Rip Murdock’s question about how I would feel if Newsom went to Hawaii during a forest fire isn’t at all apt: Newsom is a state official and thus has a very prominent role to play in that type of event, and for better or worse a federal agency (FEMA) is assigned to play a role in those events, so federal officers should also stand at the ready. But even in that sense, I wouldn’t get up in arms if Dianne Feinstein decamped for Hawaii in the aftermath of an earthquake, apart from laughing at the poor optics of it all (and Cruz deserves similar mockery). But this is a power outage that while causing serious disruptions in the lives of Texans doesn’t strike me as requiring a United States Senator to be either on the scene hamming it up in front of the TV cameras or glued to his desk pretending to manage the crisis remotely.

    Honestly, the degree to which we expect elected politicians to save us during disasters would probably alarm the Founding Fathers to no end.

    JVW (ee64e4)

  31. I even heard that he had his shoes shined while other people were trudging through slush and snow, and I wouldn’t put it past him to have put new winter tires on his wife’s car, too.

    nk (1d9030)

  32. “I want leaders who look at a problem and say “It’s on me to do what i can” and then use their influence and power to organize people around ways to help. I want conservatives to hold leaders to that standard and reject the idea that only the government can help. Seeing people look at the issue only through the lens of how it impacts cable news or social media points scoring annoys me.”

    We made over 151,000 calls to senior citizens in Texas tonight. One of our vols talked to a man stranded at home w/out power in Killeen, hadn’t eaten in 2 days, got him a ride to a warming center and a hot meal. Help us reach more people, join us tomorrow:

    https://twitter.com/BetoORourke/status/1362280019863564291

    Davethulhu (6ba00b)

  33. Off-topic: Bob Dole has stage four lung cancer.

    https://www.nytimes.com/live/2021/02/18/us/joe-biden-news#bob-dole-lung-cancer

    Kevin M (ab1c11)

  34. Kevin M,

    Why do you think Cruz is returning to Texas today?

    Dana (014e34)

  35. Someone smarter and more driven than me should compare/contrast the media attention to Cruz going to Mexico while Texas freezes to Cuomo sending thousands to their death and then covering it up.

    We all know which will get more time in the press, I would just like to know by how much.

    Hoi Polloi (139bf6)

  36. How would you react if Newsom went to Hawaii during a devastating forest fire or earthquake?

    Newsom is governor. It’s HIS JOB to be running the state’s response. If Dianne Feinstein was sunning herself on Maui during a Senate recess at the same time, I’d have no problem.

    Public officials are people too. They need time off and if the rule is that they can’t take it until there are no crises, even those they have no official responsibility to address, then they will never get it.

    If it’s lobbying, why can’t he do it from Cancun, anyway? Did you know that it’s possible to have a 20-person video conference among people on 4 continents for nearly no cost? It’s not all long-distance calling on a voice phone anymore.

    Kevin M (ab1c11)

  37. Honestly, the degree to which we expect elected politicians to save us during disasters would probably alarm the Founding Fathers to no end.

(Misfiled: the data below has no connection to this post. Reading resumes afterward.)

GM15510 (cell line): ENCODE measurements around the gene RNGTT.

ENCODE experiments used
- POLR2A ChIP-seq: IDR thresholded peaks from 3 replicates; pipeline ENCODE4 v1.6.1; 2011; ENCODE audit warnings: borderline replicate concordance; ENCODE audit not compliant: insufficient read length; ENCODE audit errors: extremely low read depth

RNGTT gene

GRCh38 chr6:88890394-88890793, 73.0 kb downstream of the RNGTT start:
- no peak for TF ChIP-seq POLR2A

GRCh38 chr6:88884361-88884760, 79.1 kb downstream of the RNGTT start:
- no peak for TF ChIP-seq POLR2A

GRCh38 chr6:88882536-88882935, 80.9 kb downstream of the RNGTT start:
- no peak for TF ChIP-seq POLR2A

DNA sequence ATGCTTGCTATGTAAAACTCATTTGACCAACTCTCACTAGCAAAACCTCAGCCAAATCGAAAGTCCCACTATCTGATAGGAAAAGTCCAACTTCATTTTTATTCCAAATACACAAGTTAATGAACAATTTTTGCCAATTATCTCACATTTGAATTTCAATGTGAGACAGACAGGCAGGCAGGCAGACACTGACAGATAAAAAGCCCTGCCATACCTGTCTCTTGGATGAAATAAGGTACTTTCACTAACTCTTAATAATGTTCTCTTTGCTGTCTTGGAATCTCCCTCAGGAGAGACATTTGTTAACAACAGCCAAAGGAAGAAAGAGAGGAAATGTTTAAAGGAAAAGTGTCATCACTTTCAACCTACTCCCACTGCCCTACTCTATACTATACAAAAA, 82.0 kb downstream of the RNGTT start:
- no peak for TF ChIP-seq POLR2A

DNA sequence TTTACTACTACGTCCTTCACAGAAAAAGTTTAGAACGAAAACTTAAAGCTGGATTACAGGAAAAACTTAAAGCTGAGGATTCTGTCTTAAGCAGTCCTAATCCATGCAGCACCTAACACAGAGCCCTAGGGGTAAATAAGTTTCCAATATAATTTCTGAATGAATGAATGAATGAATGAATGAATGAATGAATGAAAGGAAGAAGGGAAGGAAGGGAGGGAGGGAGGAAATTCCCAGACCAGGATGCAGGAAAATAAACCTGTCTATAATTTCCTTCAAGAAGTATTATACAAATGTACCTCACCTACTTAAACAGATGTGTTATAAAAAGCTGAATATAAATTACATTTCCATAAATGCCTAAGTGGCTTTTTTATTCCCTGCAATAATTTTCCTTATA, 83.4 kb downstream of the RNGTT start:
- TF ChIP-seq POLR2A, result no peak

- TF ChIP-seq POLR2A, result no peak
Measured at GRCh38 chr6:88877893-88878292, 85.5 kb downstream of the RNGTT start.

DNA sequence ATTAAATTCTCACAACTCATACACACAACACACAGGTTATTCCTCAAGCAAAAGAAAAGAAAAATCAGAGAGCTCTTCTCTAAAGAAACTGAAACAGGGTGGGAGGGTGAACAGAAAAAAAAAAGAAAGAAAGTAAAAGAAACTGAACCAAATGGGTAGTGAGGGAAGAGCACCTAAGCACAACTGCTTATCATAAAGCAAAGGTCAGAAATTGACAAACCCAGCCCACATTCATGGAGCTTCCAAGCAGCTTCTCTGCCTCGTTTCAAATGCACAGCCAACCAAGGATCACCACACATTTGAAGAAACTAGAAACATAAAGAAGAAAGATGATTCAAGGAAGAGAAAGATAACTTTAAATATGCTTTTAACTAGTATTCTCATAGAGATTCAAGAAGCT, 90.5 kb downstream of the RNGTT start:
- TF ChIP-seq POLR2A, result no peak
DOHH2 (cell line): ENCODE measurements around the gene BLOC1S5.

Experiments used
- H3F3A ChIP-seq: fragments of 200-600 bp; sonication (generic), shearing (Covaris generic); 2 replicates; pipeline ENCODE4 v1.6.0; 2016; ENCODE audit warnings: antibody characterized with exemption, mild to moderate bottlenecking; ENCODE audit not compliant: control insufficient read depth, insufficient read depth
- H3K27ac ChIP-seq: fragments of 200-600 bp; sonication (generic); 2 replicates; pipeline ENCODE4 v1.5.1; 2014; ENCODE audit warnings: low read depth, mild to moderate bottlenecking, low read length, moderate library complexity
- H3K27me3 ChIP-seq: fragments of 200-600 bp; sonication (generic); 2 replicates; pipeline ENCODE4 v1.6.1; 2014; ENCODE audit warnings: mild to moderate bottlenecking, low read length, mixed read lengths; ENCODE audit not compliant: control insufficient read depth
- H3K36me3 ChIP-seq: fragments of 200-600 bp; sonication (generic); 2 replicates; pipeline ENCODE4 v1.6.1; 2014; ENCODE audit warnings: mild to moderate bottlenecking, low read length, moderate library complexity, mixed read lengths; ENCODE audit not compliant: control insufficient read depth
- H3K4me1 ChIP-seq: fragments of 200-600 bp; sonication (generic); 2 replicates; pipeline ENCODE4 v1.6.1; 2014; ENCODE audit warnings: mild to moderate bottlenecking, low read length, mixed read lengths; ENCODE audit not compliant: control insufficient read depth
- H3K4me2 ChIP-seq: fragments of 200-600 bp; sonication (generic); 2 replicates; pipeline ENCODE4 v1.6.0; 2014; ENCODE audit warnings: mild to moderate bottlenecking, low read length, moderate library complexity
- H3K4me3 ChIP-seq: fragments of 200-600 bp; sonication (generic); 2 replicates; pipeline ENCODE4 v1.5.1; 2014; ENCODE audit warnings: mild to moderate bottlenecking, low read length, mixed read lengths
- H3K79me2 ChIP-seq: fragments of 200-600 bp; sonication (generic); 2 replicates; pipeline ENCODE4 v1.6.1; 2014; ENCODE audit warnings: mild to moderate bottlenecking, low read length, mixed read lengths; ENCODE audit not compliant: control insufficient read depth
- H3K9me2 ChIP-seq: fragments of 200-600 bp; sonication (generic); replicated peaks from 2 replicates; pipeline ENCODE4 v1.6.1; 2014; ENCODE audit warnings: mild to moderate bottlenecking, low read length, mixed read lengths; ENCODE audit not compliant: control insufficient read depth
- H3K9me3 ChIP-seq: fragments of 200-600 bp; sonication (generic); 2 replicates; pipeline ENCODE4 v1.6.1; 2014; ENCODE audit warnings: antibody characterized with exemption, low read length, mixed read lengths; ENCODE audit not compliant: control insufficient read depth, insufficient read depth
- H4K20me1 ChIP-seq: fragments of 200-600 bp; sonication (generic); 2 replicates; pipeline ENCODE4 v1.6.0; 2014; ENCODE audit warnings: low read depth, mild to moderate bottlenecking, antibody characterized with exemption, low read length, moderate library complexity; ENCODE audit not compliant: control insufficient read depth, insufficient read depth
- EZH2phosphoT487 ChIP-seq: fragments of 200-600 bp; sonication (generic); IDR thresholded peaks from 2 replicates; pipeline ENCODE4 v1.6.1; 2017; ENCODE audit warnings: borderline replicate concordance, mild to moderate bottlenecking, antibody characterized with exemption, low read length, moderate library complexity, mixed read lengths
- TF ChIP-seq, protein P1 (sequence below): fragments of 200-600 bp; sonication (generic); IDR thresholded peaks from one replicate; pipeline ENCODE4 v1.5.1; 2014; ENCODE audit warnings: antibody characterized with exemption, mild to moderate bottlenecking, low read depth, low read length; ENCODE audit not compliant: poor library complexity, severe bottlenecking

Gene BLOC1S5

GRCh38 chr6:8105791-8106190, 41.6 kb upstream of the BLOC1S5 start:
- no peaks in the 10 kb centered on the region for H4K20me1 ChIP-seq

JVW (ee64e4) — 2/18/2021 @ 11:00 am

    That is an excellent point, JVW. So many “privileged” and able-bodied people prove themselves wanting in that they expect too much from others and so little of themselves.

    felipe (630e0b)

  38. Why do you think Cruz is returning to Texas today?

    Because he is tired of listening to “Why isn’t Cruz returnging to Texas?” I have no idea what he will do when he gets there except not hearing that particular whine from people who hate him. There will be new whines of course. And, really, if he’s to lobby (and who btw do you lobby to fix broken pipes or deliver propane?), wouldn’t returning to DC be better?

    Kevin M (ab1c11)

  39. Maybe he’ll tour the area by helicopter and then say a few soundbites for the news. Sometimes I think that it’s the newspeople who want all the talking heads on site.

    Kevin M (ab1c11)

  40. ……And, really, if he’s to lobby (and who btw do you lobby to fix broken pipes or deliver propane?), wouldn’t returning to DC be better?

    I have no problem with that.

    FEMA is the agency that coordinates assistance to disasters, and they have been doing so in Texas.

    Rip Murdock (d2a2a8)

  41. I don’t think it’s a situation of Americans “expecting” politicians to save them. I think that this is an issue where an elected official with an enormous and wide-reaching platform with which to organize and network help, donations of money and food could help out in a way that others might not be able to.

    Dana (014e34)

  42. Time123 (dba73f) — 2/18/2021 @ 10:58 am

    I like small government. For small government to work, we need a society where people do more when unusual events happen. Not everyone will step up and I think it’s fair to criticize leaders who don’t.

    It’s fair to criticize leaders for not doing enough but I’m not as worked up as you. I take JVW’s @30 view. Actually, I’m probably closer to Boyd’s view in @5.

    But, the “we need a society where people do more” looks like it has an implied “for other people” and as much as you say “I like small government” that really isn’t the direction that leads to smaller government, i.e. you might have a little collectivism creeping in there. The direction toward smaller government is “we need a society were people are more self reliant and independent”. Even better, we need a society where it doesn’t matter what a US Senator is doing during a crisis.

    frosty (f27e97)

  43. Frankly, considering how poorly Cruz has behaved the last few years, him getting drunk in Cancun is probably helping more.